Nancy Pelosi on Environment
Democratic Representative (CA-8)
EXCERPTS OF BILL:
LEGISLATIVE OUTCOME:Referred to House Subcommittee on 21st Century Competitiveness; never came to a vote.
The League of Conservation Voters (LCV) is the political voice of the national environmental movement and the only organization devoted full-time to shaping a pro-environment Congress and White House. We run tough and effective campaigns to defeat anti-environment candidates, and support those leaders who stand up for a clean, healthy future for America. Through our National Environmental Scorecard and Presidential Report Card we hold Congress and the Administration accountable for their actions on the environment. Through regional offices, we build coalitions, promote grassroots power, and train the next generation of environmental leaders. The 2003 National Environmental Scorecard provides objective, factual information about the environmental voting records of all Members of the first session of the 108th Congress. This Scorecard represents the consensus of experts from 20 respected environmental and conservation organizations who selected the key votes on which Members of Congress should be graded. LCV scores votes on the most important issues of the year, including environmental health and safety protections, resource conservation, and spending for environmental programs. Scores are calculated by dividing the number of pro-environment votes by the total number of votes scored. The votes included in this Scorecard presented Members of Congress with a real choice on protecting the environment and help distinguish which legislators are working for environmental protection. Except in rare circumstances, the Scorecard excludes consensus action on the environment and issues on which no recorded votes occurred.
112th Mid-Term Humane Scorecard: The Humane Society Legislative Fund has posted the final version of the 2011 Humane Scorecard, where you can track the performance of your federal lawmakers on key animal protection issues during last year. We rated legislators based on their voting behavior on measures such as agribusiness subsidies, lethal predator control, and the Endangered Species Act; their cosponsorship of priority bills on puppy mills, horse slaughter, animal fighting, and chimps in research; their support for funding the enforcement of animal welfare laws; and their leadership on animal protection. All of the priority bills whose cosponsorships we're counting enjoy strong bipartisan support; in the House, each of the four now has more than 150 cosponsors.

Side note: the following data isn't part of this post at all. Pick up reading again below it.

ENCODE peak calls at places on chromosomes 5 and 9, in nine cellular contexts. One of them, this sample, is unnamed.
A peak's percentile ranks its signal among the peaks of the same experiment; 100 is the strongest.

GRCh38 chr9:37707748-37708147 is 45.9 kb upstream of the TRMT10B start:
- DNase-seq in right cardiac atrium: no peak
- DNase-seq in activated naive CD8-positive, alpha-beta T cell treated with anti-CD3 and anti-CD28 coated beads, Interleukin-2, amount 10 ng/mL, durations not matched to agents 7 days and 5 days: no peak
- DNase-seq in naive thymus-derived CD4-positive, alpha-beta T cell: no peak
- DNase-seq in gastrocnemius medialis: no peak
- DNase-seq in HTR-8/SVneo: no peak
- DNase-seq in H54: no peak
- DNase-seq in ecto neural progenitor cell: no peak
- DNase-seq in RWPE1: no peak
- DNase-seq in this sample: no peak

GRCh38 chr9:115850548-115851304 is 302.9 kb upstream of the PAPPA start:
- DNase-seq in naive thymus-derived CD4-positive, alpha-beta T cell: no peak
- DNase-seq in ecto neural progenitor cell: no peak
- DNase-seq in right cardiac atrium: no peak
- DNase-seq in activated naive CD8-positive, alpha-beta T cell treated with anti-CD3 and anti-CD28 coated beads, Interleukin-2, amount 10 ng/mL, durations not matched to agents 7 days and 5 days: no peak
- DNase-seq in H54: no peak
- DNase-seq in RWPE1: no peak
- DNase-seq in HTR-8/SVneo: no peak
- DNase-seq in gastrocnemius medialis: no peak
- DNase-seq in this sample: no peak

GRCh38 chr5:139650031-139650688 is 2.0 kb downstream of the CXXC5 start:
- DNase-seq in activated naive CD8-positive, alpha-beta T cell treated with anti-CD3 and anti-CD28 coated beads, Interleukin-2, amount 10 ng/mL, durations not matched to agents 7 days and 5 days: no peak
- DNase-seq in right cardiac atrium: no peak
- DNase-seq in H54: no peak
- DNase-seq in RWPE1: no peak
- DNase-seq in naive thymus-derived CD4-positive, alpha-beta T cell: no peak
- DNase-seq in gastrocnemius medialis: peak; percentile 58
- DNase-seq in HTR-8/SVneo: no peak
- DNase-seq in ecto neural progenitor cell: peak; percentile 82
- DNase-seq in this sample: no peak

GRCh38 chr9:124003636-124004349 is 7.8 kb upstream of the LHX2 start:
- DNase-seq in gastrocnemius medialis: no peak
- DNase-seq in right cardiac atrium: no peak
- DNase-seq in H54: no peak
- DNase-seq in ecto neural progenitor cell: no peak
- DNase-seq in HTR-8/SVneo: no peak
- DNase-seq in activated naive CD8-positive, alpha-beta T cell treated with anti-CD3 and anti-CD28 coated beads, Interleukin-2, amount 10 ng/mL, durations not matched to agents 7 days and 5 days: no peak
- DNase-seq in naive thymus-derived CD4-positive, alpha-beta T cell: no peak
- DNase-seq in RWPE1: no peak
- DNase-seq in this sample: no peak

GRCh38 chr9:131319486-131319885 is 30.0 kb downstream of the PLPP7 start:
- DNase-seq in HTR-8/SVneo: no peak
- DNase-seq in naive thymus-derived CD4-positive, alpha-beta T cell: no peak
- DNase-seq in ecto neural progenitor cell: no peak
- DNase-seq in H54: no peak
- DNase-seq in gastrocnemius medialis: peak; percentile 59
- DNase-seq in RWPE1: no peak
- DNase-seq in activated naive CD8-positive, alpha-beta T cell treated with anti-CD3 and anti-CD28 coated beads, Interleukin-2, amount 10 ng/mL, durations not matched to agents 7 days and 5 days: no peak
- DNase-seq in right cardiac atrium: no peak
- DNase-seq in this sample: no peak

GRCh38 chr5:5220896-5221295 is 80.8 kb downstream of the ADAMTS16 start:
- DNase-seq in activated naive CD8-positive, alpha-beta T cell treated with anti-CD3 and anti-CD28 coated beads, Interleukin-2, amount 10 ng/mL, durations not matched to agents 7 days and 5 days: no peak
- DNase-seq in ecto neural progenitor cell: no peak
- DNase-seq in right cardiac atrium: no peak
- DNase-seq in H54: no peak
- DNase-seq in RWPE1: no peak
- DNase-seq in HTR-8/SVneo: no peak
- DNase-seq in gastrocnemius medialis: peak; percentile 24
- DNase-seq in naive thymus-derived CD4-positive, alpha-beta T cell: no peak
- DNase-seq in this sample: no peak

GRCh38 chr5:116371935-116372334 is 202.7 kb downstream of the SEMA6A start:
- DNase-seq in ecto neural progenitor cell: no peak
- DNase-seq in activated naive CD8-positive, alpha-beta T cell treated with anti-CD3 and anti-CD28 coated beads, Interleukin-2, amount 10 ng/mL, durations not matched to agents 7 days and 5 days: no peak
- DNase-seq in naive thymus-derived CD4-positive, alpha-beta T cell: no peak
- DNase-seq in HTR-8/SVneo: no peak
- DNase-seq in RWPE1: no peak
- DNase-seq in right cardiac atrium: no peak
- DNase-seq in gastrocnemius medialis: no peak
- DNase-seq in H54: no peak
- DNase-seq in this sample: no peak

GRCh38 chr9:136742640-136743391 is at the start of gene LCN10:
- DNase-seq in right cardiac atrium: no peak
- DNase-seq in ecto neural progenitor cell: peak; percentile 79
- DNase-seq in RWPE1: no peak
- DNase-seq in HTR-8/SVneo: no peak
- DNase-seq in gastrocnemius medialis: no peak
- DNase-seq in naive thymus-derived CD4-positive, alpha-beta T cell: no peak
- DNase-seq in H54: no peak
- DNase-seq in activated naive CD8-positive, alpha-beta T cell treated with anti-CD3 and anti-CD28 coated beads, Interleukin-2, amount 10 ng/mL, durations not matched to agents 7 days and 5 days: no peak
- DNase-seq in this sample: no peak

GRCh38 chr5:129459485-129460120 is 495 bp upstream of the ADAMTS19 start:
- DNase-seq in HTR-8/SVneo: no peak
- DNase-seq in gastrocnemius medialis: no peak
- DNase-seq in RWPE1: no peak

The Humane Scorecard is not a perfect measuring tool, but creating some reasonable yardstick and allowing citizens to hold lawmakers accountable is central to our work. When the Humane Scorecard comes out each year, it helps clarify how the animal protection movement is doing geographically, by party affiliation, and in other categories. It helps us chart our course for animals by seeing where we have been effective, and where we need to improve.
A BILL to require the Secretary of Agriculture to establish a national disclosure standard for bioengineered foods.
Cato Institute recommendation on voting YES: President Obama quietly signed legislation requiring special labeling for commercial foods containing genetically modified organisms (GMOs)--plants and animals with desirable genetic traits that were directly implanted in a laboratory. Most of the foods that humans & animals have consumed for millennia have been genetically modified, by cross-fertilization. Yet the new law targets only the highly precise gene manipulations done in laboratories. Anti-GMO activists oppose the new law because it preempts more rigorous regulation. And that's exactly the goal of this bill, to the frustration of the anti-GMO crowd.
JustLabelit.org recommendation on voting NO (because not restrictive enough): Senators Roberts (R-KS) and Stabenow (D-MI) introduced a compromise bill that would create a mandatory, national labeling standard for GMO foods. This bill falls short of what consumers expect--a simple at-a-glance disclosure on the package. As written, this compromise might not even apply to ingredients derived from GMO soybeans and GMO sugar beets. We in the consumer rights community have dubbed this the "Deny Americans the Right-to-Know" Act (DARK Act). We need to continue pressing for mandatory GMO labeling on the package.